Swiss oil trading firm Vitol SA pleaded guilty to connection with a scheme to pay secret kickbacks to the Iraqi government in exchange for oil under the United Nations' scandal-ridden oil-for-food program.
District Attorney Robert M. Morgenthau said the company pleaded guilty to a single count of grand larceny in the first degree in New York State Supreme Court in Manhattan.
Vitol will pay restitution of $13 million (8.8 million EUR) to the Development Fund for Iraq and will make a payment of $4.5 million (3 million EUR) to the city and state of New York.
"The Oil for Food Programme was established by the United Nations with the noble goal of providing for the humanitarian needs of the Iraqi people," Morgenthau said in a statement. "One outcome of this investigation, and last week's joint investigation involving Chevron, is to insure that illegal funds that were paid to Saddam Hussein's government are redirected to benefit the Iraqi people."
Prosecutors alleged that Vitol, through an associated entity or third parties, paid $13 million in kickbacks to Iraqi officials in connection with oil purchases under the program from June 2001 through September 2002, but allowed false representations to be made to the U.N. that no kickbacks were paid.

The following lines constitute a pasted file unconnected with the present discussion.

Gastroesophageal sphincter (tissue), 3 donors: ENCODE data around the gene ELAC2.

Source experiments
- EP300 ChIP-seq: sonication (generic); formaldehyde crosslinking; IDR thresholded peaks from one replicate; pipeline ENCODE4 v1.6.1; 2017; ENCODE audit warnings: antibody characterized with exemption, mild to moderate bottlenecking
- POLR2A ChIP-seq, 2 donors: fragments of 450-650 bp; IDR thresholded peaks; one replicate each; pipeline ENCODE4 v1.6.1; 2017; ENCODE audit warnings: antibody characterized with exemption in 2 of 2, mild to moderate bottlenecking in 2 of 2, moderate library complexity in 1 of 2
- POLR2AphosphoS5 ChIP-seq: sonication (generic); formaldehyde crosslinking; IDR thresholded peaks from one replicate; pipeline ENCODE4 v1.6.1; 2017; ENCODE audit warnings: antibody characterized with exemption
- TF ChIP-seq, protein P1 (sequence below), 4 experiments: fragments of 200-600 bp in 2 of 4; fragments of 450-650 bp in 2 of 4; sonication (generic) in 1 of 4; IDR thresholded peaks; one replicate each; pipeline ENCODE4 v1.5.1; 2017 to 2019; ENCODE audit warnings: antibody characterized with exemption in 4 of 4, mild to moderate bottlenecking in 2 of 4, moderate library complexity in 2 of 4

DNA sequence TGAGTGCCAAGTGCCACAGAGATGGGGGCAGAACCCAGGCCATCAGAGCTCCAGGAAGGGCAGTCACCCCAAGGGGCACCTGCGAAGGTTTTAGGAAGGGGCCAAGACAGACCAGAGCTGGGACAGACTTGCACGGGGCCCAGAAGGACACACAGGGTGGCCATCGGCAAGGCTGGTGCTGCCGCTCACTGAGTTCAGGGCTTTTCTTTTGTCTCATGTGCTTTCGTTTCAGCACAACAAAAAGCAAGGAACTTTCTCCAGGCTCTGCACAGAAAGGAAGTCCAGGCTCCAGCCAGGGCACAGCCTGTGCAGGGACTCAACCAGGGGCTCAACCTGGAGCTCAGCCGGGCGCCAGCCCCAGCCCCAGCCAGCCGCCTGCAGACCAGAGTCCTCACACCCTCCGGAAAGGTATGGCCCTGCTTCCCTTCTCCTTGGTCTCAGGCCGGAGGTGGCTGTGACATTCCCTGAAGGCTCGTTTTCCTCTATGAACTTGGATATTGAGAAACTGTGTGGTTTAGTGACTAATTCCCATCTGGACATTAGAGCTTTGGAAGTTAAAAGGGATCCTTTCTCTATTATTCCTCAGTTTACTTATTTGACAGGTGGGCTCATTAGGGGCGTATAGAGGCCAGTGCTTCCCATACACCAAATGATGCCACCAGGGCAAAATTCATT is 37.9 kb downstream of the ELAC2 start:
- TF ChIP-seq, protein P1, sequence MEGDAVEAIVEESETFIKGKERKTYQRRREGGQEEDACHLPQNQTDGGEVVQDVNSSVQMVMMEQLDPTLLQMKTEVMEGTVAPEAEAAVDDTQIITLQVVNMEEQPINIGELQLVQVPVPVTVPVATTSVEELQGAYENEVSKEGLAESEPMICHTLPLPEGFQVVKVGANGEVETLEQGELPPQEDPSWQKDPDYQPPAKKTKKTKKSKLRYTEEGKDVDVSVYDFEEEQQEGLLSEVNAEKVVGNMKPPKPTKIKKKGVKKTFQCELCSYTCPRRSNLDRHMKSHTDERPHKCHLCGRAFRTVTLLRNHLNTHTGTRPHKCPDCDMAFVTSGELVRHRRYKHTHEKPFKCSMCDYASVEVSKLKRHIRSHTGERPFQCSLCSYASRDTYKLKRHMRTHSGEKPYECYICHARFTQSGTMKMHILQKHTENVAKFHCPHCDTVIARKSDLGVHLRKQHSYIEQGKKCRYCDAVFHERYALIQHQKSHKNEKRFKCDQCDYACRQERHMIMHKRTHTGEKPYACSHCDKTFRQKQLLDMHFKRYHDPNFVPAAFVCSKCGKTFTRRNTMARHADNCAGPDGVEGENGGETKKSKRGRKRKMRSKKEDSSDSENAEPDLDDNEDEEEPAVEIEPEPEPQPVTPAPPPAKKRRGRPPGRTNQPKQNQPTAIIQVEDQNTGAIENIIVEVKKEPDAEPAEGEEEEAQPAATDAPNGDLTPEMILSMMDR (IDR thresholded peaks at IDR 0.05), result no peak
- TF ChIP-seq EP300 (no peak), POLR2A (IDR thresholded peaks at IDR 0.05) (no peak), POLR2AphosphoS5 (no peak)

Vitol's case is one of several that are the result of a wide-ranging criminal probe into the oil-for-food program.
Last week, Chevron Corp. agreed to pay $30 million (20.2 million EUR) to settle civil and criminal charges related to secret surcharges paid by third-party merchants in exchange for oil under the program.
Nine people, including former Coastal Corp. Chairman Oscar S. Wyatt, have either pleaded guilty or been convicted of criminal charges in the case. Criminal charges are pending against six other individuals, including the program's former executive director, Benon V. Sevan.
In February, El Paso Corp. agreed to pay $7.7 million (5.2 million EUR) to settle civil and criminal charges that it indirectly paid $5.5 million (3.7 million EUR) in illegal surcharges to Iraq through purchases of crude oil from outside parties under the oil-for-food program.
The oil-for-food program was designed to allow the government of Iraq, which was facing international sanctions, to sell oil in exchange for food, medical supplies and other humanitarian needs.
Since the likes of the traditional Inauguration Day in the national Capitol are likely never to be witnessed again, take this opportunity from one who has been there to relate some truth about the experience